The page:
Deer ticks (also known as Ixodes scapularis) carry more than Lyme disease. Four of the most common infections caused by deer ticks include: Lyme disease, Anaplasmosis, Babesiosis and Powassan disease.
Symptoms of Lyme disease, Anaplasmosis and Babesiosis are very similar and include fever, headaches, body aches and sometimes a skin rash. Powassan disease is more distinct as it can cause meningitis and encephalitis, which causes fevers, headache, weakness, confusion, loss of coordination, speech difficulties and seizures. Preventing tick bites is the primary way to prevent tick-borne infections.
What are some preventive steps?
There are a number of preventive steps you can take. When you go outside, be as covered as possible—wear long sleeves and pants. Using insect repellant containing DEET—alternative options are listed on the Centers for Disease Control and Prevention (CDC) website—can greatly reduce the risk of getting a tick bite. Also, do daily checks when you come in from outside to make sure you don’t have any ticks on you. with long sleeves and pants, tucking pants into socks and shirts into pants. Avoid wooded and bushy areas with high grass and walk in the center of trails. You can also wear clothing treated with permethrin, a plant-based insecticide that works on contact..
It is important to do regular tick checks when you come in from outside—scan your body for ticks and take a shower to make sure you wash away ticks that have not latched on yet. Perform full body tick checks including under the arms, in and around the ears, inside the belly button, back of the knees, in and around the hair, between the leg, and around the waist. Also, clothes placed in the dryer on high for 10 minutes will kill ticks.
What to do if you find a tick on you?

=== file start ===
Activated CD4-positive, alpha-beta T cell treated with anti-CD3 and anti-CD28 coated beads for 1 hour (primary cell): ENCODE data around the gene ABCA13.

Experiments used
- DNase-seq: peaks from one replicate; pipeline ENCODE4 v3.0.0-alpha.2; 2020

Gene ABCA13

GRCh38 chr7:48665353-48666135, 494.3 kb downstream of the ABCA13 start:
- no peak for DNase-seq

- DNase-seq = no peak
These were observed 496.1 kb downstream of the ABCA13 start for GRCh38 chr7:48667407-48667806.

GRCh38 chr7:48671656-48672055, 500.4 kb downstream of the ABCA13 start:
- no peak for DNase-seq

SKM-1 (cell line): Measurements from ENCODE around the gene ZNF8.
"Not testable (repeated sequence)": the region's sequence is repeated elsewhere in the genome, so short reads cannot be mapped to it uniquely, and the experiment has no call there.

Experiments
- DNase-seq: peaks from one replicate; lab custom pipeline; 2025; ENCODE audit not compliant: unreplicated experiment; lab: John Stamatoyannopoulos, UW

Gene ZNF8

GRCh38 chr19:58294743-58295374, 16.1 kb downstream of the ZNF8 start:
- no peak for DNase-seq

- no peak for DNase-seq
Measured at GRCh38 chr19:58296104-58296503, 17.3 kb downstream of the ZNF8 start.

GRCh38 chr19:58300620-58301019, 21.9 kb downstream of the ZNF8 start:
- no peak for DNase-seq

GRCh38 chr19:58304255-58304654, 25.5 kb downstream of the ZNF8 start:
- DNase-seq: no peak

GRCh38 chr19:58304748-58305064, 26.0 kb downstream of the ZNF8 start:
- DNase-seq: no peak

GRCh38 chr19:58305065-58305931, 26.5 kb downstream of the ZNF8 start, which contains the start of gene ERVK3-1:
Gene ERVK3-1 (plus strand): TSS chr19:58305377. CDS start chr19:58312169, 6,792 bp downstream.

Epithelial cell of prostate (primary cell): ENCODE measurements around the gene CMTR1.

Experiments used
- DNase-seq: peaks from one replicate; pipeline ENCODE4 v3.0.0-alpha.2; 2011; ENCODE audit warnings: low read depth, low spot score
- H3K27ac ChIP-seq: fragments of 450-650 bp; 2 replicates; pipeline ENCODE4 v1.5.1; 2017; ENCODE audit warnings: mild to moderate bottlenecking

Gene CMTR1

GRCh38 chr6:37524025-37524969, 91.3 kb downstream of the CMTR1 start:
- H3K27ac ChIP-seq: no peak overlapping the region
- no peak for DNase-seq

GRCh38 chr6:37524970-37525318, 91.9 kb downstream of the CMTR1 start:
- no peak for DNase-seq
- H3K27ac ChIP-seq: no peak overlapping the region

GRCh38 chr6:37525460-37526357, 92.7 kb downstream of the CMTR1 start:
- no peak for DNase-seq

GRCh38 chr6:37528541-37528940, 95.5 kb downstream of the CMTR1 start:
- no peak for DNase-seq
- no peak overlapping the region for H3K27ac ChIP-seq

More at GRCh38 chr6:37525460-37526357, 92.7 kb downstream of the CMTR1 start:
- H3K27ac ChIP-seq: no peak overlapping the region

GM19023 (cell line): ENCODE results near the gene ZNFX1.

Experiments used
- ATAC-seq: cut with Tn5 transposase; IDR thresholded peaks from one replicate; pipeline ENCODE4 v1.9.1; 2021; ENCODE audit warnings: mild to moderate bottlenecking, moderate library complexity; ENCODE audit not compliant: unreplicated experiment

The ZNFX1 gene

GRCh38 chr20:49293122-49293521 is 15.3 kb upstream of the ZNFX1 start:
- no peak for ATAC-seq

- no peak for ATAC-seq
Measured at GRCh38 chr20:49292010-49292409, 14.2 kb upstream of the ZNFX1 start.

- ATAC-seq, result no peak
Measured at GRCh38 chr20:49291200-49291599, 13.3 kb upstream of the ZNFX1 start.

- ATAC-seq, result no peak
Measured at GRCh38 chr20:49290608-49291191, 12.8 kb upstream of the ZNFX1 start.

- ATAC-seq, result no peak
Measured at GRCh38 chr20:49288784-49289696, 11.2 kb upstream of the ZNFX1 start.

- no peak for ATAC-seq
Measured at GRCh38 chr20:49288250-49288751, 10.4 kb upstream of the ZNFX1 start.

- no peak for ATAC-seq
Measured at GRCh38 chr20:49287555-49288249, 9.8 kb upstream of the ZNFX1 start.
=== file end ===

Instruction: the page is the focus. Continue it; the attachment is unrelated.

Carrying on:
Don’t panic! Remove the tick as soon as possible and be sure to check carefully for any other ticks. Be sure to monitor for symptoms of infection
How do you remove an attached tick if you find one?
The Centers for Disease Control and Prevention offers these tips:
- Use fine-tipped tweezers to grasp the tick as close to the skin’s surface as possible.
- Pull upward with steady, even pressure. Don’t twist or jerk the tick; this can cause the mouth-parts to break off and remain in the skin. If this happens, remove the mouth-parts with tweezers. If you are unable to remove the mouth easily with clean tweezers, leave it alone and let the skin heal.
- After removing the tick, thoroughly clean the bite area and your hands with rubbing alcohol or soap and water.
- Never crush a tick with your fingers. Dispose of a live tick by putting it in alcohol, placing it in a sealed bag/container, wrapping it tightly in tape, or flushing it down the toilet.
What to do if you develop symptoms of infection?
After any tick exposure, you should monitor for symptoms of infection. If you develop any symptoms listed above within several weeks of removing a tick, call your doctor and be sure to tell them about your recent tick bite.
If you do not recall having been bitten by a tick, but you notice that you have symptoms consistent with any of the tick-borne diseases, then you should call your doctor. There is treatment available for Lyme disease, Anaplasmosis and Babesiosis.
For more information about tick-borne diseases visit the Centers for Disease and Control website here.
Antonia Altomare, DO, MPH, Hospital Epidemiologist, Infectious Disease and International Health, Dartmouth-Hitchcock.